Compassion is a mind that is motivated by cherishing other living beings and wishes to release them from their suffering.
Although we already have some degree of compassion, at present it is very biased and limited. When our family and friends are suffering we easily develop compassion for them, but we find it far more difficult to feel sympathy for people we find unpleasant or for strangers. Furthermore, we feel compassion for those who are experiencing manifest pain, but not for those who are enjoying good conditions, and especially not for those who are engaging in harmful actions. If we genuinely want to realize our potential by attaining full enlightenment we need to increase the scope of our compassion until it embraces all living beings without exception, just as a loving mother feels compassion for all her children irrespective of whether they are behaving well or badly. This universal compassion is the heart of Mahayana Buddhism. Unlike our present, limited compassion, which already arises naturally from time to time, universal compassion must first be cultivated through training over a long period of time.
The main reason we do not cherish all living beings is that we are so preoccupied with ourself, and this leaves very little room in our mind to appreciate others.
Why do we not cherish others?
The main reason we do not cherish all living beings is that we are so preoccupied with ourself, and this leaves very little room in our mind to appreciate others. If we wish to cherish others sincerely we have to reduce our obsessive self-concern. Why is it that we regard ourself as so precious, but not others? It is because we are so familiar with self-cherishing. Since beginningless time we have grasped at a truly existent I. This grasping at I automatically gives rise to self-cherishing, which instinctively feels ‘I am more important than others.’ For ordinary beings, grasping at one’s own I and self-cherishing are like two sides of the same coin: I-grasping grasps at a truly existent I, whereas self-cherishing feels this I to be precious and cherishes it. The fundamental reason for this is our constant familiarity with our self-cherishing, day and night, even during our sleep.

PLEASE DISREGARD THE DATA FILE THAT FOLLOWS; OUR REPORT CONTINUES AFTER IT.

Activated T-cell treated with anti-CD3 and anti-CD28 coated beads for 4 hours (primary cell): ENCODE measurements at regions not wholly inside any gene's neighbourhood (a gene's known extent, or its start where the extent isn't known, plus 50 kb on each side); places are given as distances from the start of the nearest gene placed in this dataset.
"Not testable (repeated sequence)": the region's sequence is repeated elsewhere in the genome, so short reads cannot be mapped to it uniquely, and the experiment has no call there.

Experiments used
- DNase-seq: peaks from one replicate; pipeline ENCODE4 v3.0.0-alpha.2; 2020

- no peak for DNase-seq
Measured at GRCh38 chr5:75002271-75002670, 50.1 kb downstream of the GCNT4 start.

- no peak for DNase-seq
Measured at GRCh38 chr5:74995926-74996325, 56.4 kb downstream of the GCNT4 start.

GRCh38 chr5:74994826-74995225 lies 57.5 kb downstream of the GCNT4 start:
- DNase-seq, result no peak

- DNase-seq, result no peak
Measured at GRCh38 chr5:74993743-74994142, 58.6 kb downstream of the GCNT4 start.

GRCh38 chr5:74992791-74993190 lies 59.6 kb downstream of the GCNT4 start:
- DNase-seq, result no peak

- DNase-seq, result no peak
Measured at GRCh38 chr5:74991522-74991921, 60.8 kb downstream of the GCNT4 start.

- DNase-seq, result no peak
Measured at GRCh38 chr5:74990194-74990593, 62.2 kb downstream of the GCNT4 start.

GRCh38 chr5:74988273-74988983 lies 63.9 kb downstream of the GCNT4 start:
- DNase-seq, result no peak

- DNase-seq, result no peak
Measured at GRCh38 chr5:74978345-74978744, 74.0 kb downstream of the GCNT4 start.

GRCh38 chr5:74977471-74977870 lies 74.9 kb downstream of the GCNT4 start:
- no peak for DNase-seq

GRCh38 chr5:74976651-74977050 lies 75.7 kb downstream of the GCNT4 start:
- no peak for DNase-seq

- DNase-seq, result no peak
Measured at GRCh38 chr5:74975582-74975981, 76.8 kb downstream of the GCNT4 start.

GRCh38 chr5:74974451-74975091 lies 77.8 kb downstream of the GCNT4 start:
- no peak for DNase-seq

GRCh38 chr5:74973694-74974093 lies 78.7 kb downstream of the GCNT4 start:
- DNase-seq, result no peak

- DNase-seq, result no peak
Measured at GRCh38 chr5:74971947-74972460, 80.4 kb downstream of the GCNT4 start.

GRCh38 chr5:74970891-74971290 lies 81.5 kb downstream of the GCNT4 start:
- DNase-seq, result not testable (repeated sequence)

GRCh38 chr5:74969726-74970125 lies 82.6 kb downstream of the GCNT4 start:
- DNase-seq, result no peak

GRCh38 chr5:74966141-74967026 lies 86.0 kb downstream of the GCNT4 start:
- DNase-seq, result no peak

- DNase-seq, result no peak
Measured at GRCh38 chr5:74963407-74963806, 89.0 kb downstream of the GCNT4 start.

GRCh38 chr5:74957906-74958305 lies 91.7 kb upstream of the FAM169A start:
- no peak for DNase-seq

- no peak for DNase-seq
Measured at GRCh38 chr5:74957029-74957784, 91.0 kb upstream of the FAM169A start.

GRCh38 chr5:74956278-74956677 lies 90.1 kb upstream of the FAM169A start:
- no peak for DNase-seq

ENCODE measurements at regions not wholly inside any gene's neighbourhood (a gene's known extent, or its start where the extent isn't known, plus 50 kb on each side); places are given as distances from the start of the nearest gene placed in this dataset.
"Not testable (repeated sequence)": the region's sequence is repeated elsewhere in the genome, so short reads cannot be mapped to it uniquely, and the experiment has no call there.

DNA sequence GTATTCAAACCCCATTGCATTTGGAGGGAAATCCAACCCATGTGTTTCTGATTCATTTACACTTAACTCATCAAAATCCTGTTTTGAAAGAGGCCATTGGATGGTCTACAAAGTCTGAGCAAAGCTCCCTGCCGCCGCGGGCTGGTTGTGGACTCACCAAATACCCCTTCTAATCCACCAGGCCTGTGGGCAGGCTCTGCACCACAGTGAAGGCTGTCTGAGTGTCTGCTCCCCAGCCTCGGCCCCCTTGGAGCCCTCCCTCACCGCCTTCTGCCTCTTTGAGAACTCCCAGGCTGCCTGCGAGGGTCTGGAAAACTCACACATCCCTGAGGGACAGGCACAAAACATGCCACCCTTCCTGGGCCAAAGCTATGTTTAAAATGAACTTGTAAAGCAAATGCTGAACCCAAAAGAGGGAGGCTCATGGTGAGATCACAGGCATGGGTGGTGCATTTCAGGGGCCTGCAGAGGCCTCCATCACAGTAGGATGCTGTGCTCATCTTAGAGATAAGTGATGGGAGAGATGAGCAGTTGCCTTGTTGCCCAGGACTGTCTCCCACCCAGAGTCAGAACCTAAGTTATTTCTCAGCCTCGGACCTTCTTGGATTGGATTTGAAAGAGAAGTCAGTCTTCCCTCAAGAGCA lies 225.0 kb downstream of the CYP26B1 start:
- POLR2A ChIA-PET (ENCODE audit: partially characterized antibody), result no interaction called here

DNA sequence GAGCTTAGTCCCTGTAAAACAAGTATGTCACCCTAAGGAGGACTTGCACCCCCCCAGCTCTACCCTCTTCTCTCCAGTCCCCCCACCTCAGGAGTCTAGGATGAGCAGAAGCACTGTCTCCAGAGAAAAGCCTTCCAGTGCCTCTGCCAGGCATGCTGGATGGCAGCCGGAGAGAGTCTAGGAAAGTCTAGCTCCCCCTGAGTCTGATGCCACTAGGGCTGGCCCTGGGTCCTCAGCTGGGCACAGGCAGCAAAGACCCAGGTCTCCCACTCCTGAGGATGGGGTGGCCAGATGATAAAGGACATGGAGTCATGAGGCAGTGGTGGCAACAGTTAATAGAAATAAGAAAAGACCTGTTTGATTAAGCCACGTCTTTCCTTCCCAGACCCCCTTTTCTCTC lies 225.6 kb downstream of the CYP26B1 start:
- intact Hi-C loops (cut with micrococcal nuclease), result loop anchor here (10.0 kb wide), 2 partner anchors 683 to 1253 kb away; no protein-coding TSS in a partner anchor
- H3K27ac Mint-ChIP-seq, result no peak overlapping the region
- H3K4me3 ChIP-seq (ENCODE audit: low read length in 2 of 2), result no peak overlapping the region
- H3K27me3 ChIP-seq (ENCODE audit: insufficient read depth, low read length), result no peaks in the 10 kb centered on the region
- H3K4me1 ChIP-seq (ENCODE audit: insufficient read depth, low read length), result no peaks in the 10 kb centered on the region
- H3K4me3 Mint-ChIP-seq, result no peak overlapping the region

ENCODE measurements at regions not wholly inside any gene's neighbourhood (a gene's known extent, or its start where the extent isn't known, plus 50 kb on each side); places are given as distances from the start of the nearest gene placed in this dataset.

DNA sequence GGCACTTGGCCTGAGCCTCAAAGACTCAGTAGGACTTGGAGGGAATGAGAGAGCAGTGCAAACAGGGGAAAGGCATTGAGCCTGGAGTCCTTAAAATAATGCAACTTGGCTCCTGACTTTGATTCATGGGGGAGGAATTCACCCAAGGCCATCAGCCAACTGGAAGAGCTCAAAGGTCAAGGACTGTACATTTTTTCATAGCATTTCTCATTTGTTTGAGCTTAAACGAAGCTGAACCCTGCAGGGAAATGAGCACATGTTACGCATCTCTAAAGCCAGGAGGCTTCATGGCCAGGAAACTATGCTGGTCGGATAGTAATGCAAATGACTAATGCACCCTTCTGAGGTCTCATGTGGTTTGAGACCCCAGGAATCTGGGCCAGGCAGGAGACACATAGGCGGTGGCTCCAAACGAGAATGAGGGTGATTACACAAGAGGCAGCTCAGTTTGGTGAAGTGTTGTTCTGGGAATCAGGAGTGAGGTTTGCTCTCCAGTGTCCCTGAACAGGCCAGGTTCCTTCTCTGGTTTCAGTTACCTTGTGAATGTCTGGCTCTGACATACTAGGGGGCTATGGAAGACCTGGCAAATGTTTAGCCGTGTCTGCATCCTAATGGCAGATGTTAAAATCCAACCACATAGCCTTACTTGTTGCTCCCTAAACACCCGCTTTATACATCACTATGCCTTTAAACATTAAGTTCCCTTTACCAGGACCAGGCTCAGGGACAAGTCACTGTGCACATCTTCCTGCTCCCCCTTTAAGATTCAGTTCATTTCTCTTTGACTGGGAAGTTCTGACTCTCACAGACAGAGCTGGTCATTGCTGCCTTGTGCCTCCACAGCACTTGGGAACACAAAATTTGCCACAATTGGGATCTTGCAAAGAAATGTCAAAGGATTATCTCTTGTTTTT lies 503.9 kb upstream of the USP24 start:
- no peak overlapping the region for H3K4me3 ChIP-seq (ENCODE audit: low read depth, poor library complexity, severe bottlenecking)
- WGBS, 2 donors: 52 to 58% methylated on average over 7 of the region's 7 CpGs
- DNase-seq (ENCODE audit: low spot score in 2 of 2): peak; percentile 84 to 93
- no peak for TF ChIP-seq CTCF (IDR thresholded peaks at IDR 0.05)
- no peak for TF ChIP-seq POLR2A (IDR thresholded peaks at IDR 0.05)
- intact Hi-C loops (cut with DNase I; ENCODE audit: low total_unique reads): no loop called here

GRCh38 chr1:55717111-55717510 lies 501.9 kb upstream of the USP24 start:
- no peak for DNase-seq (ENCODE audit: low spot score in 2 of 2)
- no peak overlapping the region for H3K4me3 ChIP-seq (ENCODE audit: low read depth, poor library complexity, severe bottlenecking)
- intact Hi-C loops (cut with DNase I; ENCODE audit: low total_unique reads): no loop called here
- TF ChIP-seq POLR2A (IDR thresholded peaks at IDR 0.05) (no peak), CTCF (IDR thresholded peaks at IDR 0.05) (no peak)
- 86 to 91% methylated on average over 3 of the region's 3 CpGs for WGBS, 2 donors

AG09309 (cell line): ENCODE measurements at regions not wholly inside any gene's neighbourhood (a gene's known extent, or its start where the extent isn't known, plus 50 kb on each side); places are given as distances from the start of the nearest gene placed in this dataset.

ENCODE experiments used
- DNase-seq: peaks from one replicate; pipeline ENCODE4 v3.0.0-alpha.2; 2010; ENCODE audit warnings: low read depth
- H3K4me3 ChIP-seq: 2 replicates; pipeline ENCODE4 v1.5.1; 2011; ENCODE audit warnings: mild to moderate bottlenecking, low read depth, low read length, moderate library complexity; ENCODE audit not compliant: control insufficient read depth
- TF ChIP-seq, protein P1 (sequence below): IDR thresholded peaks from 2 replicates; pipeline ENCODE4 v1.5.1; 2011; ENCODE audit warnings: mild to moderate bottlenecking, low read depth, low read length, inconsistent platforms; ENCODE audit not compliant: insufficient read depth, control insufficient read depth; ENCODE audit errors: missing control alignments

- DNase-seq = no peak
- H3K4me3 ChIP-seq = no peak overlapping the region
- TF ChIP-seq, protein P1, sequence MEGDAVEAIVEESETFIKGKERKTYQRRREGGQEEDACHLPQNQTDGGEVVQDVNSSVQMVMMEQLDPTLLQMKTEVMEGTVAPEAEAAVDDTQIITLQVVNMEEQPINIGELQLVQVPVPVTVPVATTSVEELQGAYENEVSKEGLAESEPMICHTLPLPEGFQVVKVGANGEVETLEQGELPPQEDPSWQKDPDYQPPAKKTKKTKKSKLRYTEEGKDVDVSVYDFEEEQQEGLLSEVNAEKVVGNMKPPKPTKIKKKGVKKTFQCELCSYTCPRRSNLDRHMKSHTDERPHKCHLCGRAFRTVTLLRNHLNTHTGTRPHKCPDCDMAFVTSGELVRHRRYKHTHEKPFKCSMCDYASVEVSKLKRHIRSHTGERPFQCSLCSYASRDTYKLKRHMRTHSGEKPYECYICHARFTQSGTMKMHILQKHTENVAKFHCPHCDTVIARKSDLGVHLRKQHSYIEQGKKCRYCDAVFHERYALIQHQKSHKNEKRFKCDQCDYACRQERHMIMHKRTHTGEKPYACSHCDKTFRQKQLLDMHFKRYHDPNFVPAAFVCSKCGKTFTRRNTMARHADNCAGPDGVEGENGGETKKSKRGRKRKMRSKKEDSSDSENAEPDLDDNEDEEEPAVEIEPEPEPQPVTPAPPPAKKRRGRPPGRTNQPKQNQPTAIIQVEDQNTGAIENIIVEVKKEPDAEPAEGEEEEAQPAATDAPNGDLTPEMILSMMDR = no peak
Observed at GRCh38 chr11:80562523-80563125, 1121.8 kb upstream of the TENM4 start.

Since we regard our self or I as so very precious and important, we exaggerate our own good qualities and develop an inflated view of ourself
Since we regard our self or I as so very precious and important, we exaggerate our own good qualities and develop an inflated view of ourself. Almost anything can serve as a basis for this arrogant mind, such as our looks, possessions, knowledge, experiences, or status. If we make a witty remark we think ‘I’m so clever!’, or if we have traveled round the world we feel that this automatically makes us a fascinating person. We can even develop pride on the basis of things we ought to be ashamed of, such as our ability to deceive others, or on qualities that we merely imagine we possess. On the other hand we find it very hard to accept our mistakes and shortcomings. We spend so much time contemplating our real or imagined good qualities that we become oblivious to our faults. In reality our mind is full of gross delusions but we ignore them and may even fool ourself into thinking that we do not have such repulsive minds. This is like pretending that there is no dirt in our house after sweeping it under the carpet.